Developing a Behavior Modification Program
It is almost never ideal for a family member to act as a therapist
or behavior modifier. However, there are situations in which it might be helpful for
all members of the family to understand the principles underlying a behavior-management
Management programs can apply to all levels of head injured patients.
You may think your loved one will be offended by what appears to be a
child-oriented approach. Is is true that the procedures resemble techniques used
with children with behavior problems. However, you can remind your loved one that
life is based on contracts, and this is what is being set up - a behavior contract.
If he can understand that this is necessary for him to get through the real world, he
should be more agreeable to follow through.
What are the problem areas?
To take an organized approach to behavioral change, you must first
determine what areas you want to address. Start by making a comprehensive list of
all the problems. Divide this list into "Things I want him to do" and
"Things I want him to stop doing"
Where should we begin?
You might start by choosing five areas that have been deemed
absolutely necessary to change. You will need to collect baseline data so you can
obtain objective information regarding the rate and intensity. Collecting the data
requires that you count the number of times a particular behavior occurs.
Examples are described in the following charts. Click
Who should carry out the program?
It is most practical for the person who has the greatest contact
with the head injured individual to monitor the program. You must be sure the person
doing the recording is willing to stick to the plan and enforce the program. It is
very important to carry through with whatever consequences have been set up.
What basic principles do we need to know?
Very difficult or severe behavior problems will require
professional intervention. If you experience difficulty learning or applying these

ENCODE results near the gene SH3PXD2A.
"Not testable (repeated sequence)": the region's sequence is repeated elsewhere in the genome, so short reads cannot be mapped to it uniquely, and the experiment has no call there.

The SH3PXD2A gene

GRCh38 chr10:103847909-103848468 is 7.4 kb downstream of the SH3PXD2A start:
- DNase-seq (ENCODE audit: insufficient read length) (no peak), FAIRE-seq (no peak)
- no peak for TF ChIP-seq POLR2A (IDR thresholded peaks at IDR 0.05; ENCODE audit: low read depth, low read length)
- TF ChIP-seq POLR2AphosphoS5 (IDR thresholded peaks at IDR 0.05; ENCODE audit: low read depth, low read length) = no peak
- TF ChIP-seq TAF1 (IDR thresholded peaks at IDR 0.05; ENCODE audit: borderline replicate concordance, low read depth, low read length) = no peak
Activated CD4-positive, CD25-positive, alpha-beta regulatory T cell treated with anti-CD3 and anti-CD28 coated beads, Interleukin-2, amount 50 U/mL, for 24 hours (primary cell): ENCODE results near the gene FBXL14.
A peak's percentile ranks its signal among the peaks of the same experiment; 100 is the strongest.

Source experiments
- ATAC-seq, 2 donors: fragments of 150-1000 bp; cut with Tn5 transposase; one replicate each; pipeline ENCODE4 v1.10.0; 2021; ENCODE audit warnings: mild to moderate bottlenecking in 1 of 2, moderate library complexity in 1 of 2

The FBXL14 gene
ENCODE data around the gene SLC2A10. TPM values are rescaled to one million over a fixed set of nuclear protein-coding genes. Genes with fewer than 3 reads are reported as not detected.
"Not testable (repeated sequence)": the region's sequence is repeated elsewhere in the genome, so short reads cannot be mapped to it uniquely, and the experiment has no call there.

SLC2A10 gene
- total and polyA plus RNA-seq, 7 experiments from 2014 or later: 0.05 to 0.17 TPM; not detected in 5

principles, you should consult a mental health professional. It will take time to
set up a program which works best for your loved one. It is best to begin with just
one behavior. This will help you from becoming overwhelmed. The following
terms are some that you will need to know and be able to apply to your family member:
are defined as events that follow a behavior and either strengthen or weaken that
behavior. Consequences that follow a behavior and result in an increase or
strengthening of that behavior are called reinforcers. Consequences
that follow a behavior and cause that behavior to decrease or weaken are called punishers.
Consequences that increase or
strengthen behavior include:
Paycheck - a paycheck is a consequence that strengthens the behavior of
going to work each day.
Positive comments/compliments - Each time 12 year old Chris washes the
dishes, his mother says "Chris, you did a great job!" This comment
strengthens the likelihood that Chris will repeat the behavior of washing the dishes in
Consequences that decrease or
weaken behavior include:
Traffic tickets - Receiving a ticket for speeding should decrease or
weaken the behavior of driving too fast.
Missing a doctor's appointment - each time you miss an appointment and
do not call, you are charged for a visit. The behavior of not calling is decreased.
Events or consequences that increase or strengthen a desired behavior are
referred to as positive reinforcers. Any behavior that is followed by reinforcing